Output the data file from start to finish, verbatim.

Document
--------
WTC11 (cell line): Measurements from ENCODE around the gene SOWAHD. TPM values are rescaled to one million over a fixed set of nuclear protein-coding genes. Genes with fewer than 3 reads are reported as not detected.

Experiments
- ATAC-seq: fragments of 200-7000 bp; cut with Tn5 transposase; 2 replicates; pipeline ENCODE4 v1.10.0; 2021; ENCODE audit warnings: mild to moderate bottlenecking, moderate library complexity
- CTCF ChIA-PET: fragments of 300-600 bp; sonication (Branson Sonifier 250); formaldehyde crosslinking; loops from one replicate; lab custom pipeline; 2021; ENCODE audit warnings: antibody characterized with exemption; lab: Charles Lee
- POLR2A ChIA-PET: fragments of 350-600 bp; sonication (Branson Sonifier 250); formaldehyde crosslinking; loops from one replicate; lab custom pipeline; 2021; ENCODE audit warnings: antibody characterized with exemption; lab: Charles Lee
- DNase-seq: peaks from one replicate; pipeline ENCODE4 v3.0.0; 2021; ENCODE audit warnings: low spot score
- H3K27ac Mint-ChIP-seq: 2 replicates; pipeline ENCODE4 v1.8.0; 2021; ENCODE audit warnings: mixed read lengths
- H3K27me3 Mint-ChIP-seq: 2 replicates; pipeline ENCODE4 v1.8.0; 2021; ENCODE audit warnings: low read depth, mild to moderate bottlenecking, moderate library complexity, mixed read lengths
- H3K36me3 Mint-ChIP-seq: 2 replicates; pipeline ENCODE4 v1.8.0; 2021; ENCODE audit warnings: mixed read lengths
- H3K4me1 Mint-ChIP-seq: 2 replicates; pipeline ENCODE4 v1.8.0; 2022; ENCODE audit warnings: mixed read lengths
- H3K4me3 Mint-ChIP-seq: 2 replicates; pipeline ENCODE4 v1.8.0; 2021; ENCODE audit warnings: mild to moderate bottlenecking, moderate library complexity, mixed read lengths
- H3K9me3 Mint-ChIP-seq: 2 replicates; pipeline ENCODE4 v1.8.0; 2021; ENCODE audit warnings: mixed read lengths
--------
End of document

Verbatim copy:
WTC11 (cell line): Measurements from ENCODE around the gene SOWAHD. TPM values are rescaled to one million over a fixed set of nuclear protein-coding genes. Genes with fewer than 3 reads are reported as not detected.

Experiments
- ATAC-seq: fragments of 200-7000 bp; cut with Tn5 transposase; 2 replicates; pipeline ENCODE4 v1.10.0; 2021; ENCODE audit warnings: mild to moderate bottlenecking, moderate library complexity
- CTCF ChIA-PET: fragments of 300-600 bp; sonication (Branson Sonifier 250); formaldehyde crosslinking; loops from one replicate; lab custom pipeline; 2021; ENCODE audit warnings: antibody characterized with exemption; lab: Charles Lee
- POLR2A ChIA-PET: fragments of 350-600 bp; sonication (Branson Sonifier 250); formaldehyde crosslinking; loops from one replicate; lab custom pipeline; 2021; ENCODE audit warnings: antibody characterized with exemption; lab: Charles Lee
- DNase-seq: peaks from one replicate; pipeline ENCODE4 v3.0.0; 2021; ENCODE audit warnings: low spot score
- H3K27ac Mint-ChIP-seq: 2 replicates; pipeline ENCODE4 v1.8.0; 2021; ENCODE audit warnings: mixed read lengths
- H3K27me3 Mint-ChIP-seq: 2 replicates; pipeline ENCODE4 v1.8.0; 2021; ENCODE audit warnings: low read depth, mild to moderate bottlenecking, moderate library complexity, mixed read lengths
- H3K36me3 Mint-ChIP-seq: 2 replicates; pipeline ENCODE4 v1.8.0; 2021; ENCODE audit warnings: mixed read lengths
- H3K4me1 Mint-ChIP-seq: 2 replicates; pipeline ENCODE4 v1.8.0; 2022; ENCODE audit warnings: mixed read lengths
- H3K4me3 Mint-ChIP-seq: 2 replicates; pipeline ENCODE4 v1.8.0; 2021; ENCODE audit warnings: mild to moderate bottlenecking, moderate library complexity, mixed read lengths
- H3K9me3 Mint-ChIP-seq: 2 replicates; pipeline ENCODE4 v1.8.0; 2021; ENCODE audit warnings: mixed read lengths